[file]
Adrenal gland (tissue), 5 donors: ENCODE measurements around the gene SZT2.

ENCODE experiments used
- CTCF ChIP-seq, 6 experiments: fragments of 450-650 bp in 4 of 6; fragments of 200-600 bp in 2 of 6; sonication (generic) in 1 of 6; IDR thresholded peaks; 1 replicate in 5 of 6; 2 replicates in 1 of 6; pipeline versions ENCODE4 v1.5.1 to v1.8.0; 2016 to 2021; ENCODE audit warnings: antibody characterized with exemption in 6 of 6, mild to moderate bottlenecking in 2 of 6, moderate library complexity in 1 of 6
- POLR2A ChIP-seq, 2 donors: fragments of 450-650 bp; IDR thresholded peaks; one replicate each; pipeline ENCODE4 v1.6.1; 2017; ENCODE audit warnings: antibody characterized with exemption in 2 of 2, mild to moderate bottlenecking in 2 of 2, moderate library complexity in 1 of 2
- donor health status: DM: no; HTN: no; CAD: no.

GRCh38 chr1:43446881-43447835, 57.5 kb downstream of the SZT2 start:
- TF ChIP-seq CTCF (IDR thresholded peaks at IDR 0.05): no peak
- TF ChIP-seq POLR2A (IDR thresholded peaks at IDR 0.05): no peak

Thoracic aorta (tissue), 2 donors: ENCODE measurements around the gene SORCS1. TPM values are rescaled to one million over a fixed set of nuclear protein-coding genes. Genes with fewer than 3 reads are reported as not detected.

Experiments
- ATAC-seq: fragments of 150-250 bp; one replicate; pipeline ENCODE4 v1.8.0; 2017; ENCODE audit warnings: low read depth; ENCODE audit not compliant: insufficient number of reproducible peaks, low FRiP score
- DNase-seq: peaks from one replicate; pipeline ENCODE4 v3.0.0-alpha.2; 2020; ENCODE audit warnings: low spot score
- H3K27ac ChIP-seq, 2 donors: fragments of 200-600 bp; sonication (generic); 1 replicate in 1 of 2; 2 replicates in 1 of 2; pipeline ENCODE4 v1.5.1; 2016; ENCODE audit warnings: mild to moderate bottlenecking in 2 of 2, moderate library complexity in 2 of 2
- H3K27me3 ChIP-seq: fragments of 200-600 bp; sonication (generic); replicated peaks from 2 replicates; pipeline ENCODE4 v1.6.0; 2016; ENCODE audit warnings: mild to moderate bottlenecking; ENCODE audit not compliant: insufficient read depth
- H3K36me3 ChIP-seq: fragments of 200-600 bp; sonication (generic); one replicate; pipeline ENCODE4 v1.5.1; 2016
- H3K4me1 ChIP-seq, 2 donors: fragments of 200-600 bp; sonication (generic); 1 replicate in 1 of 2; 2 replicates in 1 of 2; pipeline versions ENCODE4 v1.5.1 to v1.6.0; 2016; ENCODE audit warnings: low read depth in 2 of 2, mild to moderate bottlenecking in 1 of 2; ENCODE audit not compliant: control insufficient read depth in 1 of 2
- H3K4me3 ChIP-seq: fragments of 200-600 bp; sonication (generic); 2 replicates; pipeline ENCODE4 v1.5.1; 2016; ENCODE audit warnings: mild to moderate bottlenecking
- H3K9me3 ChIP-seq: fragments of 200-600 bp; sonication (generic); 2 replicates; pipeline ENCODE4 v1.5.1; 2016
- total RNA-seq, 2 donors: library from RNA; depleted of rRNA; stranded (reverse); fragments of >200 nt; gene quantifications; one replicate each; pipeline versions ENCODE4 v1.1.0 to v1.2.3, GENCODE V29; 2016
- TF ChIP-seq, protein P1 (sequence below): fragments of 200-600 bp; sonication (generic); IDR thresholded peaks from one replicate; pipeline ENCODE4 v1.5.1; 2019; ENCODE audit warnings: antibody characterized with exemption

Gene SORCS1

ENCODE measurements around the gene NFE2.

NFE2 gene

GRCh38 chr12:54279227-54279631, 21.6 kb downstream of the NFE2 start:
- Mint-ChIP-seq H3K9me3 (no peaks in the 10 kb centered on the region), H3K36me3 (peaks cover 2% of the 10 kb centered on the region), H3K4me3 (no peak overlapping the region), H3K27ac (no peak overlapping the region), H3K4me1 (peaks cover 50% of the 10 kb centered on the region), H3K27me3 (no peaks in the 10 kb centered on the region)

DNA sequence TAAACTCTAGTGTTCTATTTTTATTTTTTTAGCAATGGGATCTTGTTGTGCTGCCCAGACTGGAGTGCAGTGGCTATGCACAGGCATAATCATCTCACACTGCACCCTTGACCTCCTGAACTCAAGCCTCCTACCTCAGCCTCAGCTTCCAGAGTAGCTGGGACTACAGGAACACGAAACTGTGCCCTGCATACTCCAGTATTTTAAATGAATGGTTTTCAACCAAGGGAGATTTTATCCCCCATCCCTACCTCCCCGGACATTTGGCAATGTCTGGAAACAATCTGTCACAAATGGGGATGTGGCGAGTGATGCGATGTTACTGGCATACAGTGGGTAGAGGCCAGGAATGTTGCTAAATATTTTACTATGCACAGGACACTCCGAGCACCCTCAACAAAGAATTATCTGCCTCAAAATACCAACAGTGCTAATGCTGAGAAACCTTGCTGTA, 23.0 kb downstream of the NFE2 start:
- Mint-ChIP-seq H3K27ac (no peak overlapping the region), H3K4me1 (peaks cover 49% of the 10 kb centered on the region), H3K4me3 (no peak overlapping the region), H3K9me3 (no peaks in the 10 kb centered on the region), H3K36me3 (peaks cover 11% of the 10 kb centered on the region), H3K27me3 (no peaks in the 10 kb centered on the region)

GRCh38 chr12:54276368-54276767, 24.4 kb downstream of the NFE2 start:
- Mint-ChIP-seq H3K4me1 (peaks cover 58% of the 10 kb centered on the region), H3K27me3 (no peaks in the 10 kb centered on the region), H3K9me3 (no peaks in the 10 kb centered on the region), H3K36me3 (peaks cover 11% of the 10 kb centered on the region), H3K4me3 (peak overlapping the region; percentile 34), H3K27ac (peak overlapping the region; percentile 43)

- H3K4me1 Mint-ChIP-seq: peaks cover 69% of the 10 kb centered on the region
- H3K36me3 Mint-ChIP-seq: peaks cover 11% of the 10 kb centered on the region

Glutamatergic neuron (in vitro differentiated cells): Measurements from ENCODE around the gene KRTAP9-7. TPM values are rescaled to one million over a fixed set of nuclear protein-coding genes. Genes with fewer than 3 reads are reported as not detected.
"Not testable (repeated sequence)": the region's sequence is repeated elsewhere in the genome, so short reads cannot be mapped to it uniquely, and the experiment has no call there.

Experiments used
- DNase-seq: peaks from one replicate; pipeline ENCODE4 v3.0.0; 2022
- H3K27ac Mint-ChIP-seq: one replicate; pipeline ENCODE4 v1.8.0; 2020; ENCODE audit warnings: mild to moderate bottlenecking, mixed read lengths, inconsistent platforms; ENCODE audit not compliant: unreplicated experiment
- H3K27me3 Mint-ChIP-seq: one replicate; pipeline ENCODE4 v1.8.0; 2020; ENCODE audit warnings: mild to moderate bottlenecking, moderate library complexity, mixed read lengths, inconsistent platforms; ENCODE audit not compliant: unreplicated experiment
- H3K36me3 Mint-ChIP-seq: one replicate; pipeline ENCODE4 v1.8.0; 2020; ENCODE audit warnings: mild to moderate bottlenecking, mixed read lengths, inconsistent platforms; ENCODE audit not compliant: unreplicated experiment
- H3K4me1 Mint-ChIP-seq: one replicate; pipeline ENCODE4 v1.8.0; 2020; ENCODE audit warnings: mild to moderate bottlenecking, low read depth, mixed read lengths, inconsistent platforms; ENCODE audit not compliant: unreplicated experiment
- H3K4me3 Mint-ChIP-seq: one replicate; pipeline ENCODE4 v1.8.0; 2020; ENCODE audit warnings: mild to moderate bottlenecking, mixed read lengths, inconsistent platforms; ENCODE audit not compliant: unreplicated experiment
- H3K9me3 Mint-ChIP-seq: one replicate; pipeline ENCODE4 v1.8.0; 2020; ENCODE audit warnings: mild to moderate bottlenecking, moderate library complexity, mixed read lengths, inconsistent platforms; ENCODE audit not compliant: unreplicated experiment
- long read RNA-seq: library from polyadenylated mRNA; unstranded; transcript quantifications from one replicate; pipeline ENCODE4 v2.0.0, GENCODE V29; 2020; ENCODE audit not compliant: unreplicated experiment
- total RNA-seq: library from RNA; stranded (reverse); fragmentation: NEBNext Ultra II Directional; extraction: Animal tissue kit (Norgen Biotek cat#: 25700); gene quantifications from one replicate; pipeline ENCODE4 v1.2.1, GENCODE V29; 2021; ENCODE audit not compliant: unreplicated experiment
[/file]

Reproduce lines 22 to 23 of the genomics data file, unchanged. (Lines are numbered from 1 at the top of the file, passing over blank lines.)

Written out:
ENCODE measurements around the gene NFE2.

NFE2 gene